Over the past decade, religious, secular, and spiritual distinctions have broken down, forcing scholars to rethink secularity and its relationship to society. Since classifying a person, activity, or experience as religious or otherwise is an important act of valuation, one that defines the characteristics of a group and its relation to others, scholars are struggling to recast these concepts in our increasingly ambiguous, pluralistic world.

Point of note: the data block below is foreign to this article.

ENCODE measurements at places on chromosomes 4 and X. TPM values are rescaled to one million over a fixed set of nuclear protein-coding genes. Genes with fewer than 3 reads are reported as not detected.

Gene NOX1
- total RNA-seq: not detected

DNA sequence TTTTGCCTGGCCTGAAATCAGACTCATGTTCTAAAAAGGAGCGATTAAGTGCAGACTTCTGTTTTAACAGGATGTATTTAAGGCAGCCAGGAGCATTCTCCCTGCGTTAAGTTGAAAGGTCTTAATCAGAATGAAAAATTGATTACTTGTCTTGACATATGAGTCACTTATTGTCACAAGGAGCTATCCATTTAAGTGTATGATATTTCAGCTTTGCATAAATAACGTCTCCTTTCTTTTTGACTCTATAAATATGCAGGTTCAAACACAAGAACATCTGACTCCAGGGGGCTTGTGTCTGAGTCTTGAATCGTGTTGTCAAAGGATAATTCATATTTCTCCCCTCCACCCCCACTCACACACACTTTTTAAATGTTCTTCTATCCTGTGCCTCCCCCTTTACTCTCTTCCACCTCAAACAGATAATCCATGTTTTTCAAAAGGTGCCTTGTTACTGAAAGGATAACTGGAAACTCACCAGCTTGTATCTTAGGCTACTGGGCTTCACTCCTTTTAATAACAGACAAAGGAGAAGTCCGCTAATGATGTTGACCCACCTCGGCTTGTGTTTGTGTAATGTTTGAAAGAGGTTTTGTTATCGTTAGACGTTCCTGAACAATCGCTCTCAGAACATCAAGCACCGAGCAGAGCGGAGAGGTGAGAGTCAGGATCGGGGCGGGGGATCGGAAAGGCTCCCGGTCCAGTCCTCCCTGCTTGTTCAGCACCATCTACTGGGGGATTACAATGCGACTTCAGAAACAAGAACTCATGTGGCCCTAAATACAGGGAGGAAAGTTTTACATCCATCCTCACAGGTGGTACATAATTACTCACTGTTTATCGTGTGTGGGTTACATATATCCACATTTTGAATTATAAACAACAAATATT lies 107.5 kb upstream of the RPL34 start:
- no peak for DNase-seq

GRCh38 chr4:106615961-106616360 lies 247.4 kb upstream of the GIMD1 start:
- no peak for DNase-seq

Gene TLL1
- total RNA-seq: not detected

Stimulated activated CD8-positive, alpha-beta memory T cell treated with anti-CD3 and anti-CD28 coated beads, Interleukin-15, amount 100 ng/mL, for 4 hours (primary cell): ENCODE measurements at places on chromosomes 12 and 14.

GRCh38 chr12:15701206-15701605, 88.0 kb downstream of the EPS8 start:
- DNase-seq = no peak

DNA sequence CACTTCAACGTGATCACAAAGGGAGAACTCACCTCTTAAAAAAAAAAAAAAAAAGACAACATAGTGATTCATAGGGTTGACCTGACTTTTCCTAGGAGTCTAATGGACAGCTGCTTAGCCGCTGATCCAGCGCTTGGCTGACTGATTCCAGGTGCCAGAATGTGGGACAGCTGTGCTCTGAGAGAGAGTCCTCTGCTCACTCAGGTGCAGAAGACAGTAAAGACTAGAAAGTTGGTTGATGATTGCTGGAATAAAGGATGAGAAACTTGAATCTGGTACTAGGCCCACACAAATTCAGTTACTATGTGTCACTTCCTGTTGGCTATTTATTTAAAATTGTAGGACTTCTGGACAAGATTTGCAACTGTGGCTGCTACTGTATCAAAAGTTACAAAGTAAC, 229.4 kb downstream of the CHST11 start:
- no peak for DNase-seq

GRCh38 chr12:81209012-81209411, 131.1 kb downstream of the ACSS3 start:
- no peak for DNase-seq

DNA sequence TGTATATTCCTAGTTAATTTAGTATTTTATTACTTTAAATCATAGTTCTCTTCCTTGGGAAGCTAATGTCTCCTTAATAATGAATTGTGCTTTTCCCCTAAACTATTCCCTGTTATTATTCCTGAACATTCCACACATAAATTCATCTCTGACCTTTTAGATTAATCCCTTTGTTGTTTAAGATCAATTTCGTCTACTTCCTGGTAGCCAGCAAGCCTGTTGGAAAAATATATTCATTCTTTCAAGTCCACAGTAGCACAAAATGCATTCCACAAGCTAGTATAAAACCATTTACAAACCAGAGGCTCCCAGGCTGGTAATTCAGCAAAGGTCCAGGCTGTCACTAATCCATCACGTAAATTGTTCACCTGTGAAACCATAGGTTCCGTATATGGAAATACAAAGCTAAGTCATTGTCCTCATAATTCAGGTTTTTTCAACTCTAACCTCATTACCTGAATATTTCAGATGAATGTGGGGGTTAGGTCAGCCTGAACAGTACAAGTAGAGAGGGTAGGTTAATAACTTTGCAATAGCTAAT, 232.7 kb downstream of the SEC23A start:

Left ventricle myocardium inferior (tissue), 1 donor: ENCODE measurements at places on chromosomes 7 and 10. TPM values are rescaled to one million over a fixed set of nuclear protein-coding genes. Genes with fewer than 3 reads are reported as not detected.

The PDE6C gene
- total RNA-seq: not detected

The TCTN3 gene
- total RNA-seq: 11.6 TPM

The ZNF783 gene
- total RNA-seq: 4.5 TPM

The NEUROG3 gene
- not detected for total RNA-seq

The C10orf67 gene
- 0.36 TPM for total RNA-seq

This collection considers religious and secular categories and what they mean to those who seek valuable, ethical lives. As they investigate how individuals and groups determine significance, set goals, and attribute meaning, contributors illustrate the ways in which religious, secular, and spiritual designations serve as markers of value. Reflecting on recent ethnographic and historical research, chapters explore contemporary psychical research and liberal American homeschooling; the work of nineteenth and early-twentieth-century American psychologists and French archaeologists; the role of contemporary humanitarian and volunteer organizations based in Europe and India; and the prevalence of highly mediated and spiritualized publics, from international psy-trance festivals to Ghanaian national political contexts.